In the United States, most of the Covid antivax agitation comes from rightwing sources. It is dangerous and reprehensible because it threatens legitimate public health efforts to bring a pandemic under control that has already killed at least 750,000 people in the U.S. and five million worldwide. The rightwing ideologues who carry out this campaign of disinformation are simply unconscionable scoundrels.
If currently available vaccines continue to protect us from severe disease and death, which seems likely at this stage, vaccinated people in developed countries should be able to breathe a sigh of relief.
But with a yawning gap between vaccination rates in high- and low-income nations, Omicron could present a major problem for the world. It could cause a further wave of preventable disease and premature death in developing countries, and exacerbate poverty in parts of the world that are already struggling with the pandemic.
And unless governments take urgent action to correct these inequities, we risk the emergence of further variants, some of which may evade vaccines.
New Delhi: “The government is not listening to us alive. Hopefully, it will hear us out when we are dead.” These were the last words of 42-year-old Jai Bhagwan, a farmer from Haryana.
Bhagwan, like several others from his village, was a regular at the Tikri border protest site ever since the farmers’ protest began last year against the three contentious farm laws.
“He would volunteer all the time. He would be present at the protest site all the time and urge everybody to join the protest. His last words still ring in my ears all the time,” says Bhagwan’s wife, Renu Rana, who is yet to come to terms with her partner’s death. Bhagwan consumed poison at the protest site and killed himself.
“If it wasn’t for the protest, my family would have been together today,” she adds.
Chandigarh: The protest against the farm laws mainly centred around Punjab. Yet two developments played a vital role behind taking them to Delhi’s doors and onto international spheres.
First, representatives of around 30 Punjab farmers’ unions that later became part of Sanyuta Kisan Morcha that conducted the protests at the national stage decided in a meeting on October 27, 2020, to take their stir beyond Punjab’s borders.
Second, on November 20, 2020, the SKM itself was formed, when the All India Kisan Sangharsh Coordination Committee (AIKSCC), Rashtriya Kisan Mahasangh and various factions of Bharatiya Kisan Union came together. A meeting in Chandigarh in connection with the ‘Delhi Chalo’ march on November 26 saw farmers resolve to march together.
The humiliations suffered by undocumented Central American migrants who try to cross Mexico to reach the United States, seeking to save themselves from the institutional violence of the narco-State, in the case of Guatemala, El Salvador and Honduras, have hurt a lot. The famous northern triangle that is so much charged here and there by politicians in the discourse of transnational corporations that in exchange for a crumb that they throw from the rocking chair where they rock; placid and jampones, they take the entrails of the land that they are drying, because it is not theirs, it is that of the peoples sullied for centuries.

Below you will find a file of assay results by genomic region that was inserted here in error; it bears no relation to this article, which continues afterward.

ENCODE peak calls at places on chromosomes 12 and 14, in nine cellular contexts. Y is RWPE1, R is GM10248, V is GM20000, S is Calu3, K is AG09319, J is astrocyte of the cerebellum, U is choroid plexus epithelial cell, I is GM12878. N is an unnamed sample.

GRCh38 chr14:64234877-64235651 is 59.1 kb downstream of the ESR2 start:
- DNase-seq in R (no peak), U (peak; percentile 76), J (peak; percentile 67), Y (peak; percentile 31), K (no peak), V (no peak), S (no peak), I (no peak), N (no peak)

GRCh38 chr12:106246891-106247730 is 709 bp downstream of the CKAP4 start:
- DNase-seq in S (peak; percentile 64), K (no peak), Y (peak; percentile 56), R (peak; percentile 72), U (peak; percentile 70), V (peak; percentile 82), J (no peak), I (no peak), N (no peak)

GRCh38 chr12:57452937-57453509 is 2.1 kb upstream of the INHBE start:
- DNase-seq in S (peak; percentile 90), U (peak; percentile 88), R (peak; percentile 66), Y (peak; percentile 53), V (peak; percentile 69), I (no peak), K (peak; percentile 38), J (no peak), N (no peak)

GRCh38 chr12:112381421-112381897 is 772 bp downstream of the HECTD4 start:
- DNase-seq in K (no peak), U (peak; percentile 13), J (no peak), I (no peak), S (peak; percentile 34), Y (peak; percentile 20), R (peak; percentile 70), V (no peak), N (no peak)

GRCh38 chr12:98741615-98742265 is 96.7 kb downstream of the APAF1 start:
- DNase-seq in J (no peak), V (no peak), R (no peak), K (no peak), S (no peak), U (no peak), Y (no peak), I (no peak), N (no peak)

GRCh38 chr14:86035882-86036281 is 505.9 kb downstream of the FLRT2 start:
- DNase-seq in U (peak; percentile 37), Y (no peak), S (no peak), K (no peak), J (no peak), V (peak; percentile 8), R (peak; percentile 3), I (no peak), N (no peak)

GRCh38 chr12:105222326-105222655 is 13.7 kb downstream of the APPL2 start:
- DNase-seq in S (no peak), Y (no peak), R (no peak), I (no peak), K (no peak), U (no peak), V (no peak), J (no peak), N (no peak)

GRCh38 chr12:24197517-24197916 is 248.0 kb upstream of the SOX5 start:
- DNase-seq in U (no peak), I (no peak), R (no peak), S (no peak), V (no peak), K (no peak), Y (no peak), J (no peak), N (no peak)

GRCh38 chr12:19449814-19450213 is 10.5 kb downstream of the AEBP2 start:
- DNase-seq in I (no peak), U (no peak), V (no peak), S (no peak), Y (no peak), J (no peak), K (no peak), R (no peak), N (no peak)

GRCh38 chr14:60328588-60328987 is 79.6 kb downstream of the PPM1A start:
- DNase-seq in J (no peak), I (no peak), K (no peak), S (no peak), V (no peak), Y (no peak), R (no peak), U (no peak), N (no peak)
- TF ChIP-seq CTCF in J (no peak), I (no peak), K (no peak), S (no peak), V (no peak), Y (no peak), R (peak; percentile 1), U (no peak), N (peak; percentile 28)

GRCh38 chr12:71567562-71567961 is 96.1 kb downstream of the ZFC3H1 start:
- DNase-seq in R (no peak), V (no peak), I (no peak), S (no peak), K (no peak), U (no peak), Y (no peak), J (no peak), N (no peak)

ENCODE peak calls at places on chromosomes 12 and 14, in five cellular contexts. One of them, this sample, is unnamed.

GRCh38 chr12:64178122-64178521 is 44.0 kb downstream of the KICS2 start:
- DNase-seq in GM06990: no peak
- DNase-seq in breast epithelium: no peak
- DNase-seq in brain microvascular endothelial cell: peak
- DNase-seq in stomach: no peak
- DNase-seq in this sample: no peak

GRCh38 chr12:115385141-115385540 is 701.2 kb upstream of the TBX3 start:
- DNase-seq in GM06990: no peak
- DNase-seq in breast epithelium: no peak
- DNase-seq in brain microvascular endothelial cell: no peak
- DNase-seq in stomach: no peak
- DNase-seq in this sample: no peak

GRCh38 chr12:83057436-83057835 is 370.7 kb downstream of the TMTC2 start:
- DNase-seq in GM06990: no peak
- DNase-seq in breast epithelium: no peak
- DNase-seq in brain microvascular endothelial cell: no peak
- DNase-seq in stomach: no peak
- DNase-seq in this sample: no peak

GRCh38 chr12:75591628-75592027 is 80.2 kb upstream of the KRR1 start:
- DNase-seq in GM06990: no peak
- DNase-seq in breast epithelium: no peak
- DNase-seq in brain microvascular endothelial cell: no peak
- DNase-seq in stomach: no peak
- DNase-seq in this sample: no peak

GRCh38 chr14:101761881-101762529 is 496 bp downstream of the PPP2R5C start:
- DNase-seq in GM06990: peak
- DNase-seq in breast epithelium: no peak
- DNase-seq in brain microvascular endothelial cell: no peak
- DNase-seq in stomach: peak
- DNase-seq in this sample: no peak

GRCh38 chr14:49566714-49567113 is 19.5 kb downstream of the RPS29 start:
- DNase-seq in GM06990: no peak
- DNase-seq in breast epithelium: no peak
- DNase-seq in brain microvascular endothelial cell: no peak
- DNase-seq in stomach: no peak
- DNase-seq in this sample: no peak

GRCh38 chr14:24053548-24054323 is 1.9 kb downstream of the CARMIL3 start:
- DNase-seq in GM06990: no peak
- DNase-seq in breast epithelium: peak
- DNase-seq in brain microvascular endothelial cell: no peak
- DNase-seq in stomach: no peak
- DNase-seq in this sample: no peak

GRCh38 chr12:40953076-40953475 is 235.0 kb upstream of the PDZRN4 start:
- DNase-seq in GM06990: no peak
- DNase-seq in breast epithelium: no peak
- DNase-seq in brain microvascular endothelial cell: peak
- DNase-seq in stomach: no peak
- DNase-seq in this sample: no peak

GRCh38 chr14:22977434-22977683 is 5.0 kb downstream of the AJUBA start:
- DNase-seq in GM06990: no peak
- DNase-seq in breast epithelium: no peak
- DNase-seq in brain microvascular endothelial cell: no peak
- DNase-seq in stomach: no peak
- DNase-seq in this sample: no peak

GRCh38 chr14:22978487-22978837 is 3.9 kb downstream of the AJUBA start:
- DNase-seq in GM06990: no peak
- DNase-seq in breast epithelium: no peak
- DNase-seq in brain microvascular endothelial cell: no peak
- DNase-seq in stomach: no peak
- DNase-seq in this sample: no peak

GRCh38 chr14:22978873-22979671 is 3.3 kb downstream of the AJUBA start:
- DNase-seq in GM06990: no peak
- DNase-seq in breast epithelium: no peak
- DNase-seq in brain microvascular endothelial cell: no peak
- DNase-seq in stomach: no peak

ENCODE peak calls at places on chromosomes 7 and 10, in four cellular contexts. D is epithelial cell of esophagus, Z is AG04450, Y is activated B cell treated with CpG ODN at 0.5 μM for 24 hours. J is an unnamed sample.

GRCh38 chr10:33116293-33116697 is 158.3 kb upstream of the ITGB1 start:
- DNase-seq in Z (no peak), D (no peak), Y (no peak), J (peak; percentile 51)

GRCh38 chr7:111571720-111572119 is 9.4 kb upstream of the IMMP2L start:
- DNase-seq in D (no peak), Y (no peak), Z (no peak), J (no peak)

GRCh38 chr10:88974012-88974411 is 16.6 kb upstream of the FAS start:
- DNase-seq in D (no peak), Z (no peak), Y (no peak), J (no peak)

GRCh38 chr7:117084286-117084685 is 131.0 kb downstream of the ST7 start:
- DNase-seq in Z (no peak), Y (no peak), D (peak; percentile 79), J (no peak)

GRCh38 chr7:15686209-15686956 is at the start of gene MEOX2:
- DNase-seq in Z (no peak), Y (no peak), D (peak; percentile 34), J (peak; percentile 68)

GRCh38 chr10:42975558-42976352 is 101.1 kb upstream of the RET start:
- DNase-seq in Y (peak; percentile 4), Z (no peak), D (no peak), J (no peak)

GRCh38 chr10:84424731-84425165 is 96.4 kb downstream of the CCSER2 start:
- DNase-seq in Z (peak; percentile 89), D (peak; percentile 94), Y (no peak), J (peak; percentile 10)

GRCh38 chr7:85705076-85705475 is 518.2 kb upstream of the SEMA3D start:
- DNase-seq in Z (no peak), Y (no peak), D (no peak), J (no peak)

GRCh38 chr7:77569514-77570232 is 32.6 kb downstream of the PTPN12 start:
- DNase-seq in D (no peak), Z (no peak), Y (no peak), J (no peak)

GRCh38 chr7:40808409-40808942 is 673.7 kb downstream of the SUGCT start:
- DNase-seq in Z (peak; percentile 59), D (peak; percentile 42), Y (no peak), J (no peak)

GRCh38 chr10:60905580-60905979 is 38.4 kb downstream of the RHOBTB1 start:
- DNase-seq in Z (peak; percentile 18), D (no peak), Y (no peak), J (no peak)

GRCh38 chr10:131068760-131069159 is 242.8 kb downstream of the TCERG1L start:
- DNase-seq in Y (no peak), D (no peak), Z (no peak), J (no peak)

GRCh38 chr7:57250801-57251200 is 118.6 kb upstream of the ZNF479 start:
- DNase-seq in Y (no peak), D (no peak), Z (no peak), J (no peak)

The appearance of Omicron has once again evidenced inequalities. While 67 percent of the EU population has received all doses, only 7.1 percent of Africans has received more than one dose so far.
To help the African Union (AU) achieve its goal of vaccinating 60 percent of the African population by 2022, President Xi on Monday announced that China would provide another one billion doses of vaccines to Africa, including 600 million doses as donation and 400 million doses to be provided through such means as joint production by Chinese companies and relevant African countries.
Since early in the COVID pandemic, the Network for Genomics Surveillance in South Africa has been monitoring changes in SARS-CoV-2. This was a valuable tool to understand better how the virus spread. In late 2020, the network detected a new virus lineage, 501Y.V2, which later became known as the beta variant. Now a new SARS-CoV-2 variant has been identified, known as B.1.1.529. To help us understand more, The Conversation Africa’s Ozayr Patel asked scientists to share what they know.
What’s the science behind the search?
Hunting for variants requires a concerted effort. South Africa and the UK were the first big countries to implement nationwide genomic surveillanceefforts for SARS-CoV-2 as early as April 2020.
Variant hunting, as exciting as that sounds, is performed through whole genome sequencing of samples that have tested positive for the virus. This process involves checking every sequence obtained for differences compared to what we know is circulating in South Africa and the world. When we see multiple differences, this immediately raises a red flag and we investigate further to confirm what we’ve noticed.
At 7:30 a.m. on 24 November, Kristian Andersen, an infectious disease researcher at Scripps Research, received a message on Slack: “This variant is completely insane.” Andrew Rambaut of the University of Edinburgh was reacting to a new SARS-CoV-2 genome sequence found in three samples collected in Botswana on 11 November and one picked up a week later in a traveler from South Africa to Hong Kong.
Andersen looked at the data and then replied: “Holy shit—that is quite something. The length of that branch …” A few minutes later he added: “Just had a look at the list of mutations—so nuts.”